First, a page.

Those who visit Los Angeles’ beaches today can find Muscle Beach Venice alongside the famed Boardwalk. It’s an open-air gym where people pump iron on a regular basis. However, the original Muscle Beach was not located in Venice. It began in the 1930s in Venice’s neighbor, Santa Monica.
In the 1930s, President Franklin D. Roosevelt’s Works Progress Administration (later called Works Projects Administration) was putting people back to work after the Great Depression. Several Los Angeles-area projects evolved out of the WPA, including the Griffith Observatory and improvements to Griffith Park. One project was the installation of a variety of fitness equipment south of the Santa Monica Pier. Visitors could come and freely work out, mostly participating in gymnastics, acrobatics, and weightlifting. The fit bunch of regulars also drew spectators, who came to see them perform their feats of strength.
Abbye “Pudgy” Stockton and her husband, Lee Stockton, were well-known regulars there. Lee Stockton told the LA Times, “We were all young and innocent back then. We didn’t know we were creating the physical fitness movement. We were just having fun.”
Harold Zinkin, the author of Remembering Muscle Beach, echoed that sentiment, telling the newspaper, “By observing the athletes’ exercise routines and their impromptu shows, people picked up the not-so-subtle message of fitness. Besides, it was great free entertainment, something Americans needed in those days.”
By the ’40s, the area had earned the moniker “Muscle Beach,” due to its toned performers. Bodybuilders such as Joe Gold (of Gold’s Gym) and Jack LaLanne worked out there. Some would come to stay in a nearby boarding house known as Muscle House. “Muscle Beach” wasn’t the only nickname along the shore. There was also a “Brains Beach” on the north side of the pier—so named for the UCLA students that would frequent the area.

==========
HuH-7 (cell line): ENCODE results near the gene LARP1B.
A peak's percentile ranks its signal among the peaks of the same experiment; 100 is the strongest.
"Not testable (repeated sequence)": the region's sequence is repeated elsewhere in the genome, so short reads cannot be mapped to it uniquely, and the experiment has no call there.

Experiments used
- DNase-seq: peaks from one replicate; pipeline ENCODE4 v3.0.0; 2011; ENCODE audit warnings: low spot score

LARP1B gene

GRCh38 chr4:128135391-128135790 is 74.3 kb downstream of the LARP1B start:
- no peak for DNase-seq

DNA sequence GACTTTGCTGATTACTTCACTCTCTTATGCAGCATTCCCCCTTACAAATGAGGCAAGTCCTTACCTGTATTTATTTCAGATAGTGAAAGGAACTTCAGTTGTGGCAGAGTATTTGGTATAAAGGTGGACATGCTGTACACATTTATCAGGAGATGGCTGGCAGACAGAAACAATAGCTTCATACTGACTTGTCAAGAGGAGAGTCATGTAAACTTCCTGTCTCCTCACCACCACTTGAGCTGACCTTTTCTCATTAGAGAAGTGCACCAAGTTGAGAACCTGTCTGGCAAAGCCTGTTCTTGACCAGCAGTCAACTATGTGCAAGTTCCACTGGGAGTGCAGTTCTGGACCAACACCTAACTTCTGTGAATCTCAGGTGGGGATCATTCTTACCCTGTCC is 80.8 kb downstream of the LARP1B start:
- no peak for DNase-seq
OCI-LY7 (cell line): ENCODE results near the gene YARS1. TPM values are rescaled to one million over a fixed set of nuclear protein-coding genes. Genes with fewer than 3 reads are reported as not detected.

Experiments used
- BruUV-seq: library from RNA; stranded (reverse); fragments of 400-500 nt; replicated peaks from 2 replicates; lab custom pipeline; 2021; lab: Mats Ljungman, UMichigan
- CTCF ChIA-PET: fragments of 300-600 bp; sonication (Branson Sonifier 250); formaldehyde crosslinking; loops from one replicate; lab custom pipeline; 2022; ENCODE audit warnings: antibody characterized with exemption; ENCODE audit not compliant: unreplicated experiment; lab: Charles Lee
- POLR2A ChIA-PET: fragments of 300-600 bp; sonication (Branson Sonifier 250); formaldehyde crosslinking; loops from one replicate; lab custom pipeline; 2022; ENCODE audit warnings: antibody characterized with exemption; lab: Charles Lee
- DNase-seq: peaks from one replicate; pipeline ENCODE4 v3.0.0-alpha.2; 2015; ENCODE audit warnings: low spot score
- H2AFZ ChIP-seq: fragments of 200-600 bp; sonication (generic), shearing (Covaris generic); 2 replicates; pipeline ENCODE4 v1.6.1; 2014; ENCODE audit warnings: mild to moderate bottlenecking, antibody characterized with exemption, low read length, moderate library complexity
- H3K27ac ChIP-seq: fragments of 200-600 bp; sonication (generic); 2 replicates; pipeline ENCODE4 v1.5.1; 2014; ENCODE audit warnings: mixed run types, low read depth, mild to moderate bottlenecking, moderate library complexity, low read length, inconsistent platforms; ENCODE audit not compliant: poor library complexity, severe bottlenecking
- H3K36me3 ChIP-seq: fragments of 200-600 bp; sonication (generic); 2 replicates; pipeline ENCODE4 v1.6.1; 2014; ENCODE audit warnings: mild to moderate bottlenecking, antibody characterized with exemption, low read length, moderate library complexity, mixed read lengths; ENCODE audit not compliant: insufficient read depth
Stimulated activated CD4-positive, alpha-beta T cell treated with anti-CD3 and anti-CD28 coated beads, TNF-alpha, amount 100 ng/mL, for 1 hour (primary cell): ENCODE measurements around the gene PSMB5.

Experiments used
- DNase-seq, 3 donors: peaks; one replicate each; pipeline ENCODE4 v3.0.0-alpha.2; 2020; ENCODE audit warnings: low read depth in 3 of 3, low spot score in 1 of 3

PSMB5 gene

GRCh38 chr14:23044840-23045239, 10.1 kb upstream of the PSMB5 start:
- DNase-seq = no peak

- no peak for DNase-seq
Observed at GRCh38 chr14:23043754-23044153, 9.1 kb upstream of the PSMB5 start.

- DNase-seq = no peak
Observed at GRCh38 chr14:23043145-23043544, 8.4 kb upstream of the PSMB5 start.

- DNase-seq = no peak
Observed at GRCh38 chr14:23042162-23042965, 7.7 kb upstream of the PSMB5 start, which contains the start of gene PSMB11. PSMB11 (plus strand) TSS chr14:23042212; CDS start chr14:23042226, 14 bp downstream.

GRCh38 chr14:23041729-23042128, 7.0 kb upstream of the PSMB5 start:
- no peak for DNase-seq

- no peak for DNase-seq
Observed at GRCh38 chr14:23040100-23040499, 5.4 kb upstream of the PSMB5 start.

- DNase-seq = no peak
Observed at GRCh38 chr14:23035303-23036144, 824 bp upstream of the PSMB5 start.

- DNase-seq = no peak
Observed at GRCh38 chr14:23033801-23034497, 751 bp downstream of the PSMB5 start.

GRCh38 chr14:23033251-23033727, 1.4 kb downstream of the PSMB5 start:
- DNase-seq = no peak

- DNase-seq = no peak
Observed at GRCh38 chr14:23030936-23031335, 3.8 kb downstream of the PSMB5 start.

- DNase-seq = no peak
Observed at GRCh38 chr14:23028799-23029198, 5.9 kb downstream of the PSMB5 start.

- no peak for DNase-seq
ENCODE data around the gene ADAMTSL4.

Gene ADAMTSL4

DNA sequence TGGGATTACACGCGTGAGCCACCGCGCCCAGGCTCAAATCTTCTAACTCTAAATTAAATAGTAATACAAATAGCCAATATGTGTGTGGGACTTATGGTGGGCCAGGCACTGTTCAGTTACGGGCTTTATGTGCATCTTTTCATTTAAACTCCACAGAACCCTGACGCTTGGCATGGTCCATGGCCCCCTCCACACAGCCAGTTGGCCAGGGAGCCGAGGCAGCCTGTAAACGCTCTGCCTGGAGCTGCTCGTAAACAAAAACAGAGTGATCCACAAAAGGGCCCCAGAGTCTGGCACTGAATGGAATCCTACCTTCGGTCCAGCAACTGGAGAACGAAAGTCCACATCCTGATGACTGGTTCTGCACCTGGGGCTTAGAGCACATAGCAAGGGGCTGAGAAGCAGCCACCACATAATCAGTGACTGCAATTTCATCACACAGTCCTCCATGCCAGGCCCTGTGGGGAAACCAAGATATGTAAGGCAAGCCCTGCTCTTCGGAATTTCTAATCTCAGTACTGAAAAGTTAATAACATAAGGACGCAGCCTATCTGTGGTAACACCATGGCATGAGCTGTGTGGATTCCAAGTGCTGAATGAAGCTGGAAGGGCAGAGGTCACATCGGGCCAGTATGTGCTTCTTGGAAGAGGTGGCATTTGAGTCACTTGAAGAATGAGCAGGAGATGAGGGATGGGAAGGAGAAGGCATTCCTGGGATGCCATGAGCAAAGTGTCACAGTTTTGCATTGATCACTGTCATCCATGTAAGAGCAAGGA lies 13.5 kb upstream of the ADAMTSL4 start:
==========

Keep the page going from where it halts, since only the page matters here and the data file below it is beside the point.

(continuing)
By the ’50s, Muscle Beach was drawing huge crowds, which only drew the ire of the City of Santa Monica. They felt like the attraction was bringing in unsavory types, and when a group of weightlifters was accused of statutory rape, it fueled that notion. The city removed much of the equipment overnight. Muscle Beach was gone as of 1959, and bodybuilders moved two miles (3.2 kilometers) or so down the beach to a weightlifting pen, built in the early ’50s, in Venice.
As the outside gym in Venice grew, it also attracted celebrity bodybuilders, including Arnold Schwarzenegger and Danny Trejo. Today, the City of Santa Monica retains the name Muscle Beach, and it revitalized the original area in 1999. It mostly consists of gymnastics equipment these days. Meanwhile, the City of Los Angeles declared their own Muscle Beach “Muscle Beach Venice” in 1987 to differentiate the two. Today, you can find people working out while taking in the ocean breeze and participating in the occasional competition. A day pass is $10 if you want to get buff yourself; spectating is always free.
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